The 1926 census was the first to be carried out in the Irish Free State (Eire) following the Partition of the island. Its records relate only to the 26 counties of the modern-day Republic of Ireland, and not to the six counties of Northern Ireland.

The Statistics (Heritage Amendment) Bill, 2010 is sponsored by Senator Labhrás Ó Murchú (Fianna Fáil) and has the support of many senators on both sides of the House.

Thursday 7 October 2010

More Limerick records online

An additional 100,000 bmds and census records from Limerick Genealogy have been added to the Irish Family History Foundation's online (fee payable) system at

Just what the mix of records is, or which parishes they cover, hasn't been announced.

Wednesday 6 October 2010

Yet more Chelsea Pensioners!

The Chelsea Pensioners records collection from 1760-1913 has been completed at with the launch of the final records from 1900-1913 (see posts of 9 May and 3 June for details of earlier releases).

Among the latest batch (which comprises 341,888 records and nearly 2million images) are service records for the Territorial Force and Volunteer Service Companies. The Territorial Force was formed in 1908 so these men would not have appeared in earlier record releases.

Also for the first time online are the attestations for men who joined the Volunteer Service Companies during the Boer War.

These men, who had previously served with Volunteer battalions, re-enlisted with these special volunteer companies and served alongside regular soldiers in the regular regiments.

Many Irish soldiers served in the British Army during the period covered by Find My Past's Chelsea Pensioner Records. While this latest tranche of records probably has a smaller Irish connection than earlier releases, it may still prove worthwhile checking for an important but elusive ancestor.

Latest additions to Irish Origins

The genealogy database site has launched two new record sets.

First up is a duo of Wills Indexes, as follows:

Phillimore & Thrift, Indexes to Irish Wills 1536-1858. This series, compiled from existing finding aids at the Public Record Office in Dublin, contains entries for over 30,000 wills for many of the diocesan consistorial courts of Ireland up to 1800, and some up to 1858.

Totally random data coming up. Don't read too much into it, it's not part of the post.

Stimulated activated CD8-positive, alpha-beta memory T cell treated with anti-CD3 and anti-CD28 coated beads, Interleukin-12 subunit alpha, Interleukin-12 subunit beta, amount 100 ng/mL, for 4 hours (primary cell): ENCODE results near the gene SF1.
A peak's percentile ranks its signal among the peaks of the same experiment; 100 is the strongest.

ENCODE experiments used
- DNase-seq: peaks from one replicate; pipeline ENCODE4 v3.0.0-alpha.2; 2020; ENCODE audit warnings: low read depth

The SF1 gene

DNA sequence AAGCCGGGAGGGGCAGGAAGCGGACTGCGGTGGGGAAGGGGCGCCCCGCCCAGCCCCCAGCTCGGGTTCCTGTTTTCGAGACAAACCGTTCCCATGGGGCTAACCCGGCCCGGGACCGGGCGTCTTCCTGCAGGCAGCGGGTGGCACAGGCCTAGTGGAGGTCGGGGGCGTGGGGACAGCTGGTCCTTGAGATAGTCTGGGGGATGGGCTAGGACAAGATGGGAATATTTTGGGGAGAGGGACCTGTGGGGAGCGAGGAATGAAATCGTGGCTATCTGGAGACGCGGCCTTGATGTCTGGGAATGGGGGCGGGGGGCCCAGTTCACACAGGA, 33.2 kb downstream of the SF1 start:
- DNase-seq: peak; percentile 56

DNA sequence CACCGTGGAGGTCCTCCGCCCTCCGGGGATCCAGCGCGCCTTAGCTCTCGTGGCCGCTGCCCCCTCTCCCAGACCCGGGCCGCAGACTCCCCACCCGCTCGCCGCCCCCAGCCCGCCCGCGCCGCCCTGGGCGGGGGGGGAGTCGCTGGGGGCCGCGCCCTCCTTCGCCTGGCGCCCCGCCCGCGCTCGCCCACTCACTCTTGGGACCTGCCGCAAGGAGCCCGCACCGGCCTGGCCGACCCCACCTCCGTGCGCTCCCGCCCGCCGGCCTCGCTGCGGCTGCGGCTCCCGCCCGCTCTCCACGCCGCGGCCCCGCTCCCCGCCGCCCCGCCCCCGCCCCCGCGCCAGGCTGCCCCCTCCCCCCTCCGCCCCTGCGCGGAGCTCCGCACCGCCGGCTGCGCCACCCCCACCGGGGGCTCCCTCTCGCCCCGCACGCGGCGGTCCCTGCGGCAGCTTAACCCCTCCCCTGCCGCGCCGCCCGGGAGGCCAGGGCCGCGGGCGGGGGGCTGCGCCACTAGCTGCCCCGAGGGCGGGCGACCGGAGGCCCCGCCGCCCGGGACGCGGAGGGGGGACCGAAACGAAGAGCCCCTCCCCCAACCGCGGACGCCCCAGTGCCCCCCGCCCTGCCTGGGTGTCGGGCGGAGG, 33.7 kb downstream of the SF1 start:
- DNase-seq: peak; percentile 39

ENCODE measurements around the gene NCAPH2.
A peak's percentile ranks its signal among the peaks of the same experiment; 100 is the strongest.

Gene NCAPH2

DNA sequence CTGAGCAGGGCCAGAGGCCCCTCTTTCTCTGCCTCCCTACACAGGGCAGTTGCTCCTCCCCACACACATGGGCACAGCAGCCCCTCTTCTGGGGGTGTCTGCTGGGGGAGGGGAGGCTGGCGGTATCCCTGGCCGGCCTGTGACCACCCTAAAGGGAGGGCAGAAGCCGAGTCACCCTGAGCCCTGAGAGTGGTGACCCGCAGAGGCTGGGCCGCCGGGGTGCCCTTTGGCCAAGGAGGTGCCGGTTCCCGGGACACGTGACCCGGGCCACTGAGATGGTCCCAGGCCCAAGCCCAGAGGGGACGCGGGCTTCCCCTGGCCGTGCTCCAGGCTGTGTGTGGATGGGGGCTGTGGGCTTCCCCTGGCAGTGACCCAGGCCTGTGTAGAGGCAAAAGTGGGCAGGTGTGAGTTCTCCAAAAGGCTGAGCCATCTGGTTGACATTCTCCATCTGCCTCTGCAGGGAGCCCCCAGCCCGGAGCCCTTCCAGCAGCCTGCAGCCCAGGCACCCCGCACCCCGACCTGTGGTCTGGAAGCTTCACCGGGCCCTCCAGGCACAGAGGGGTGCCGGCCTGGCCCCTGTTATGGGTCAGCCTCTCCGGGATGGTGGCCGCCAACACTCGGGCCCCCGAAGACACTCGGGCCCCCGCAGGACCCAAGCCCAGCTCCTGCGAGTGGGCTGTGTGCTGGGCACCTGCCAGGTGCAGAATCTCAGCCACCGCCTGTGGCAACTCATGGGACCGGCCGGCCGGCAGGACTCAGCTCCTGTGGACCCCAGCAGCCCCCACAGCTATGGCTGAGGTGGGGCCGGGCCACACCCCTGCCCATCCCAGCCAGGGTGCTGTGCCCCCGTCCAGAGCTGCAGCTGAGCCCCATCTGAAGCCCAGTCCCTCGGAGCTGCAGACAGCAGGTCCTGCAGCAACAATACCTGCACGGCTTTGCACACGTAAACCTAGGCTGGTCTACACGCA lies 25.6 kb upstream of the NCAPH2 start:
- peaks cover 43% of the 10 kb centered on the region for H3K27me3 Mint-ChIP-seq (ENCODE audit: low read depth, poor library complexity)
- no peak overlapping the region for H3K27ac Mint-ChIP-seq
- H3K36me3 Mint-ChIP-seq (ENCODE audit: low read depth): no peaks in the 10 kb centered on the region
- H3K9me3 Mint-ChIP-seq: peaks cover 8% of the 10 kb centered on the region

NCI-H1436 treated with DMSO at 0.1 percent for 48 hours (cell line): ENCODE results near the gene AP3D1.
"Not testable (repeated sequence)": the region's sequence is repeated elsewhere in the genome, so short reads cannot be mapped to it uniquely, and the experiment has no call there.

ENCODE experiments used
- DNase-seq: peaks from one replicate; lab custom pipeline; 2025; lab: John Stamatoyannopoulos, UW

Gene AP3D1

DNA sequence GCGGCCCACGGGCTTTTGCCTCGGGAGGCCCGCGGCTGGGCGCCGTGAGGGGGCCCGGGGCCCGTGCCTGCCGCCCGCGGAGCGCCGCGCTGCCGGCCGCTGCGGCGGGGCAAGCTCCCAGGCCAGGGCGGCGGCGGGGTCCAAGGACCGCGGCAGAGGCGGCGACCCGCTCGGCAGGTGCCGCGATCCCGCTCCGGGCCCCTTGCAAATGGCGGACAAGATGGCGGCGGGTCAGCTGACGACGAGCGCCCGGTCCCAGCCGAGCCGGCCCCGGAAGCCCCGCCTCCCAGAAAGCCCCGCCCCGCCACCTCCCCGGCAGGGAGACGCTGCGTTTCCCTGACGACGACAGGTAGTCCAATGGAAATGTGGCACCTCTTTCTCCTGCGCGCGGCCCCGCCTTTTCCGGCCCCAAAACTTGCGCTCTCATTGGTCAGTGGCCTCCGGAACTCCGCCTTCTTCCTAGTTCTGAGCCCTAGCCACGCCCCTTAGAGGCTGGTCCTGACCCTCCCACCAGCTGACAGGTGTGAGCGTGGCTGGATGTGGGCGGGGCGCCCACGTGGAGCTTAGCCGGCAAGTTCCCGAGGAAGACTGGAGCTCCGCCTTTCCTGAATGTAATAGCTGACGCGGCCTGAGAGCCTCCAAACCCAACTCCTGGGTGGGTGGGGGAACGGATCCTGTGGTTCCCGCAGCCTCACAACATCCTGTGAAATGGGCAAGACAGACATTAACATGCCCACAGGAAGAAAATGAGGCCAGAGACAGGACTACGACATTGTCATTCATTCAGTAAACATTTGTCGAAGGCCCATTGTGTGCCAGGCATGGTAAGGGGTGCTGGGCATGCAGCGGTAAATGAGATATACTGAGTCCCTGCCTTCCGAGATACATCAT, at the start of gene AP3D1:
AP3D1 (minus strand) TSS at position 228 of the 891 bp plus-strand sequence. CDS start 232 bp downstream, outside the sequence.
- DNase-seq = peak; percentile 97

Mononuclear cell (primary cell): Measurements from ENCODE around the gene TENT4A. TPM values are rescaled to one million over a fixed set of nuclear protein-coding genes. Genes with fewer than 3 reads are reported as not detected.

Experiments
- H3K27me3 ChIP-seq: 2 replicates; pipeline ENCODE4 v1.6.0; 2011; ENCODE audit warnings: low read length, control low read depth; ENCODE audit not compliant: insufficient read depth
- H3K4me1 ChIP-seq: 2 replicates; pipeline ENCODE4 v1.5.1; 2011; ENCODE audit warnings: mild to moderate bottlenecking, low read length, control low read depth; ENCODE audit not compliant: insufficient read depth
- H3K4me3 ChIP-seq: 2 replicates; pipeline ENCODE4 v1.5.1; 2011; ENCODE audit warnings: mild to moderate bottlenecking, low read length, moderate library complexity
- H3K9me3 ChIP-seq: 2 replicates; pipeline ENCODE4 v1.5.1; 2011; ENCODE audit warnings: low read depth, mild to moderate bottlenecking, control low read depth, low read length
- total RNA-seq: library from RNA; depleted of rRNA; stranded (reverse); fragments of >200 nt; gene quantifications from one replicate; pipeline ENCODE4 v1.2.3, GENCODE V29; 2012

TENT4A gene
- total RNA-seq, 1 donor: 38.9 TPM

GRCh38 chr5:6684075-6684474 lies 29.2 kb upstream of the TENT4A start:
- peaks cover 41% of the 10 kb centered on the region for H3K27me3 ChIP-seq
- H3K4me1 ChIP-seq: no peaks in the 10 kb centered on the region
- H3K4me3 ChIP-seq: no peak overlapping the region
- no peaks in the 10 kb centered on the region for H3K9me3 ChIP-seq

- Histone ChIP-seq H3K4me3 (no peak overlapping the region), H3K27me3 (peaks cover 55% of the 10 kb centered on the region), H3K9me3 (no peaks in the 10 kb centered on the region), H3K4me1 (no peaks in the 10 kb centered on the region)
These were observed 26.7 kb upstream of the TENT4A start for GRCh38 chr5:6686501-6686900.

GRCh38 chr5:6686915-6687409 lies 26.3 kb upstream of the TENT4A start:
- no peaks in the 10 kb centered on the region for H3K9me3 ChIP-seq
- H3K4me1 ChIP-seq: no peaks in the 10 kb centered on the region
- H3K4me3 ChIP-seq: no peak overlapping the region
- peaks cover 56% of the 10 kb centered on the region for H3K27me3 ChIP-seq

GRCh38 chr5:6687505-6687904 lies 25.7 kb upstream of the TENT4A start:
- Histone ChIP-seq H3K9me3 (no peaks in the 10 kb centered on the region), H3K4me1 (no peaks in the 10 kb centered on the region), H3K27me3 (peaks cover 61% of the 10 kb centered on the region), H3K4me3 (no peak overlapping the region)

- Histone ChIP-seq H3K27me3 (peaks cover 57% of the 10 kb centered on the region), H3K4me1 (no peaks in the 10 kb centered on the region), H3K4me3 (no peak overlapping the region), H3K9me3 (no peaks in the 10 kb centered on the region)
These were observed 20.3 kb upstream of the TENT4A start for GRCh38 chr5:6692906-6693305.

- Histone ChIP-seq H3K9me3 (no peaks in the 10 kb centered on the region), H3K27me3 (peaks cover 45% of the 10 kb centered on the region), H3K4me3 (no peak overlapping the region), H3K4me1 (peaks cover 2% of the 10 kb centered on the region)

Sir Arthur Vicars, Index to the Prerogative Wills of Ireland 1536-1810. This important book is well-known to Irish genealogists. it contains an index to over 40,000 Irish wills, most of which were destroyed in the 1922 explosion and fire at the Public Records Office in Dublin.

The other release is an unusual one, and will be of particular interest to researchers with ancestors from the north or city of Dublin:

1798 Rebellion: Claimants and SurrendersThe 1798 Rebellion was a watershed in Irish history. It has been estimated that up to 30,000 people were killed during the uprising, with many more wounded. This dataset brings together some of the few remaining primary sources about the people involved in the conflict.

It contains two lists of individuals who made claims for compensation for loss of property during the rising, and also two lists of rebels who surrendered in Dublin City and Coolock Barony.

In total there are over 8,000 names included in this dataset covering two distinct groups: those who took up arms and those whose property was damaged. These groups come from every social background, from poor Dublin City labourers to the gentry.

Belfast's shipbuilding heritage goes online

A new Titanic website has been launched this week to highlight Belfast's rich shipbuilding heritage. A series of short films tells the story of the Titanic and Northern Ireland's rich industrial past.

While the main intention of the site is to promote tourism to the North, its pages and films will be of special interest to family historians with connections to Belfast and those with ancestors who worked in the shipbuilding industry.

The site, at, will also highlight the centenary of the cruise liner's doomed maiden voyage in April 1912 which saw the loss of 1,517 lives.

Tuesday 5 October 2010

View the street where your ancestors lived

Google Street View has finally landed in Ireland. This new internet application provides the viewer with a 360 degree tour of Irish streets and provides a great way to explore the area where your ancestors lived.... without exhausting shoe leather or air miles credits.

Ancestors from Bandon?

Street View allows you to navigate and 'travel' the neighbourhoods where your family lived their lives. It provides you with a much greater feel for specific locations or areas than random snapshots bring. Only problem .... you can lose hours on it!!

You can access Street View via (which is free to download, and, in my opinion, the easier and faster option) or

Have fun exploring!